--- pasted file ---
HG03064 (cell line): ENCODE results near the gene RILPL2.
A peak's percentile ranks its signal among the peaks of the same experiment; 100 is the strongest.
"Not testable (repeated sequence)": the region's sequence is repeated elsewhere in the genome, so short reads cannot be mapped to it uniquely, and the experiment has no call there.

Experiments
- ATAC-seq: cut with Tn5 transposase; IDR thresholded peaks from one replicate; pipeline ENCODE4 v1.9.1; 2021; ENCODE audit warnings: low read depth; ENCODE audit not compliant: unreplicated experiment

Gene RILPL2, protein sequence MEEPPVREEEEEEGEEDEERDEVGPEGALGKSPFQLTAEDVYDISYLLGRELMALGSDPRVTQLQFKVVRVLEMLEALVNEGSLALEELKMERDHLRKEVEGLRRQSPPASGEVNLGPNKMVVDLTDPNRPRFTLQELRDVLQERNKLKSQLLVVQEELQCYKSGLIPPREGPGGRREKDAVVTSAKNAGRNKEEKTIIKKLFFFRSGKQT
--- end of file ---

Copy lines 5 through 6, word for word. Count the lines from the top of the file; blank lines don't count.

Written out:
- ATAC-seq: cut with Tn5 transposase; IDR thresholded peaks from one replicate; pipeline ENCODE4 v1.9.1; 2021; ENCODE audit warnings: low read depth; ENCODE audit not compliant: unreplicated experiment

Gene RILPL2, protein sequence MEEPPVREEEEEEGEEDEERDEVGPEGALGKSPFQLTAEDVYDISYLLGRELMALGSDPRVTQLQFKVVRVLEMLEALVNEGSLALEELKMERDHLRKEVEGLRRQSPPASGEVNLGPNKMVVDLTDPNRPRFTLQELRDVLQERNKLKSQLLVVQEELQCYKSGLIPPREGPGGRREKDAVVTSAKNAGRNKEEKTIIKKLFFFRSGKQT